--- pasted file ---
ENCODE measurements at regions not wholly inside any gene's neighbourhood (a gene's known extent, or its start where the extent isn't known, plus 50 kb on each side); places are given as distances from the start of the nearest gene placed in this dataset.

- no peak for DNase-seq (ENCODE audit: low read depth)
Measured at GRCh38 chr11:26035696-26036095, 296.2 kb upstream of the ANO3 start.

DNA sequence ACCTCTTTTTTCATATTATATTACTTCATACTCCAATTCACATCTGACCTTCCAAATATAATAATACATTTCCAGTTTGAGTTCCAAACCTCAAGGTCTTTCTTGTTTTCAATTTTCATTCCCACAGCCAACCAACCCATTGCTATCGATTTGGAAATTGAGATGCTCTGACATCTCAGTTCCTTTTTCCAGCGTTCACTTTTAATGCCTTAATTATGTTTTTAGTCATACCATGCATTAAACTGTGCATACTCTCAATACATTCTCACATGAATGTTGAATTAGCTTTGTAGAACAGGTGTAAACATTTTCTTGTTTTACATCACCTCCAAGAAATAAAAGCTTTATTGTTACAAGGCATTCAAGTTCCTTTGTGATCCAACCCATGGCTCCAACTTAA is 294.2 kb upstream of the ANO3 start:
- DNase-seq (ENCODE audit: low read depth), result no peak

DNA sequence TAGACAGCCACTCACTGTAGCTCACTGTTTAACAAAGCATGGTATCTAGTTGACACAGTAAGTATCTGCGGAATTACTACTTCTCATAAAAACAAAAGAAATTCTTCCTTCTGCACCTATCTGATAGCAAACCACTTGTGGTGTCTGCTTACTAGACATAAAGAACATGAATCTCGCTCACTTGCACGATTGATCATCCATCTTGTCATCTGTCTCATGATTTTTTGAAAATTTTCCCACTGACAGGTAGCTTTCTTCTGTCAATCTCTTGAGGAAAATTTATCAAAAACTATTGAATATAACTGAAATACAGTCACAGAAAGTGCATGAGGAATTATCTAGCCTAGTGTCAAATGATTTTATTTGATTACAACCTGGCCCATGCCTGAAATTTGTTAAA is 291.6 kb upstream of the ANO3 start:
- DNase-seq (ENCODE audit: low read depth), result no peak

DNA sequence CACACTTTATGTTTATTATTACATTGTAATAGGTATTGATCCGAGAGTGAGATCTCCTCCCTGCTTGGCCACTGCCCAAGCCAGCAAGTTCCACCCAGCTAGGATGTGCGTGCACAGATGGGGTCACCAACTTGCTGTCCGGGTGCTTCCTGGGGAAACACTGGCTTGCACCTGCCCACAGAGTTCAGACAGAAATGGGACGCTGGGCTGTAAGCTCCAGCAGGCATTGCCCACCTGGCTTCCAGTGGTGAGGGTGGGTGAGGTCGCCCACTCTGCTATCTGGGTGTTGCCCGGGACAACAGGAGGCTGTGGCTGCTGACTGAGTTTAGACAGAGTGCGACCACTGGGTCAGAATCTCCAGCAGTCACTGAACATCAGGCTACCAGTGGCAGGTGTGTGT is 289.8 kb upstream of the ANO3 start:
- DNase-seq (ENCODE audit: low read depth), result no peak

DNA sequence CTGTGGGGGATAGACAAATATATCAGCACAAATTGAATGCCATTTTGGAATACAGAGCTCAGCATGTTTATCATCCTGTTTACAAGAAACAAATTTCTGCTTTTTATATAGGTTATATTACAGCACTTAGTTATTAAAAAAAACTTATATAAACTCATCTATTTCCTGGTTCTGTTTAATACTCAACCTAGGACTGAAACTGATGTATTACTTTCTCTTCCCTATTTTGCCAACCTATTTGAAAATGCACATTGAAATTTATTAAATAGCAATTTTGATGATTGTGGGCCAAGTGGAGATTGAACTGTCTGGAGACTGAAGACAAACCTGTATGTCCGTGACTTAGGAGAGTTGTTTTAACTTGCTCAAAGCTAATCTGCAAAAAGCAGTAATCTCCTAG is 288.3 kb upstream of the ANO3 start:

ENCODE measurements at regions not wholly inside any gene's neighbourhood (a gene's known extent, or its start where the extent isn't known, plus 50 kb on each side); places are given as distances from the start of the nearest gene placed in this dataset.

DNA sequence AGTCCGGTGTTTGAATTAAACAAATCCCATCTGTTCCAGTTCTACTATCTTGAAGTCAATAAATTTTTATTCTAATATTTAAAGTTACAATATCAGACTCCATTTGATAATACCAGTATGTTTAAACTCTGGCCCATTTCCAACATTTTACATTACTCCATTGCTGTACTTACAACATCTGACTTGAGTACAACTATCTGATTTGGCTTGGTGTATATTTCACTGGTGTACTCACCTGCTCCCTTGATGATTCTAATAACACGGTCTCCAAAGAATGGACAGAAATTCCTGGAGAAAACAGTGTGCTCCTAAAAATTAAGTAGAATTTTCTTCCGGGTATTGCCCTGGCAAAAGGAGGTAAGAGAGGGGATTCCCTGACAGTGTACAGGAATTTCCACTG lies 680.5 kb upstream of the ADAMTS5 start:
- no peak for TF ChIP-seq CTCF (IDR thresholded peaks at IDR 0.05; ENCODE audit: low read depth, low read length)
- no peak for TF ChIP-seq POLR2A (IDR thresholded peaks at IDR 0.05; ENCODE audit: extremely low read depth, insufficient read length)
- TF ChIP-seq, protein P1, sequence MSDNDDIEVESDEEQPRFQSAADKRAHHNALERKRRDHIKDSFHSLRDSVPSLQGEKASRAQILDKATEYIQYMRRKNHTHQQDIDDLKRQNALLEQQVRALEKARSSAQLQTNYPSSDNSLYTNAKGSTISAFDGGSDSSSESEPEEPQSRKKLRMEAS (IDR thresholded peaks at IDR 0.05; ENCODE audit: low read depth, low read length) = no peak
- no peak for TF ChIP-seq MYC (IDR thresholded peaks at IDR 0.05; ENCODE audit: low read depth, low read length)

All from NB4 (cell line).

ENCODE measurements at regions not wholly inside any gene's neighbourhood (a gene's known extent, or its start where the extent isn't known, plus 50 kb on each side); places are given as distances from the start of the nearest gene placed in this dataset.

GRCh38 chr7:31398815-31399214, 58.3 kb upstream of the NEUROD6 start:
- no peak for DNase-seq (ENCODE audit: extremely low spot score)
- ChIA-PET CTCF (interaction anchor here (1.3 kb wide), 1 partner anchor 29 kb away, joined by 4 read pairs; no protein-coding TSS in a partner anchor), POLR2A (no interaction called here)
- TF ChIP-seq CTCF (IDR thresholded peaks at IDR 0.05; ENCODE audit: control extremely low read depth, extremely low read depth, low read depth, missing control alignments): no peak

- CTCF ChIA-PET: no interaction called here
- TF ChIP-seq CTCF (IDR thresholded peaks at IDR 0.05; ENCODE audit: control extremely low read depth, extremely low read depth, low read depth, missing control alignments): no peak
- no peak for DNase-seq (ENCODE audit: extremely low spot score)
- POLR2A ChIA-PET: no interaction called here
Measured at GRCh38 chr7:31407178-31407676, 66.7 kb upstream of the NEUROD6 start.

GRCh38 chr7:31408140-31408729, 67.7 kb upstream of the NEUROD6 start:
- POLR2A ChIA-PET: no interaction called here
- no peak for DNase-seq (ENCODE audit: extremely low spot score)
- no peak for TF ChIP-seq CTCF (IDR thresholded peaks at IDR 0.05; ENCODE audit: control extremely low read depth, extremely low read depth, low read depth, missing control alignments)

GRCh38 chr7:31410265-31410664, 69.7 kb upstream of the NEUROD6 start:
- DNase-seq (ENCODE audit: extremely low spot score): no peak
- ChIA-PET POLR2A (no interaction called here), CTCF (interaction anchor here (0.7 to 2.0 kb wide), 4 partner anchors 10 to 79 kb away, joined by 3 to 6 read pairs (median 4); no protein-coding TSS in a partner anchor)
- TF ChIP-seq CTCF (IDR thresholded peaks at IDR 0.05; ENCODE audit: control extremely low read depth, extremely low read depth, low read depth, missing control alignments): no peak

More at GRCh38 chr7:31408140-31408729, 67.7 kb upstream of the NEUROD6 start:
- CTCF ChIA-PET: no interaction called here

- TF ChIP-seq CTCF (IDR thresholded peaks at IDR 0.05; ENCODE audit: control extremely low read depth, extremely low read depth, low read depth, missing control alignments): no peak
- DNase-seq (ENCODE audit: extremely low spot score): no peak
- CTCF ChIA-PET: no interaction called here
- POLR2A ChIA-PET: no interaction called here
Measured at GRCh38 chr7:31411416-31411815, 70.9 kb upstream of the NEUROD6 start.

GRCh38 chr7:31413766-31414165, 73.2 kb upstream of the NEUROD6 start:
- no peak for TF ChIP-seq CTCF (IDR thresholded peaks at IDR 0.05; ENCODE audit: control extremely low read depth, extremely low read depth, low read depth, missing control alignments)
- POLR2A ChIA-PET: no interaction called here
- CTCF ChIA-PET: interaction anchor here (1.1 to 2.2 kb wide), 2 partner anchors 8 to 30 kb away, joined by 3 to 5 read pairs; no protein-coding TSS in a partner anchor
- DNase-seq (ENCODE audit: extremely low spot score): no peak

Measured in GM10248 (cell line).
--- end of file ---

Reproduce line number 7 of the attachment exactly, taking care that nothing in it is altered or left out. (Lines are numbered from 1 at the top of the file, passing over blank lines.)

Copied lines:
- DNase-seq (ENCODE audit: low read depth), result no peak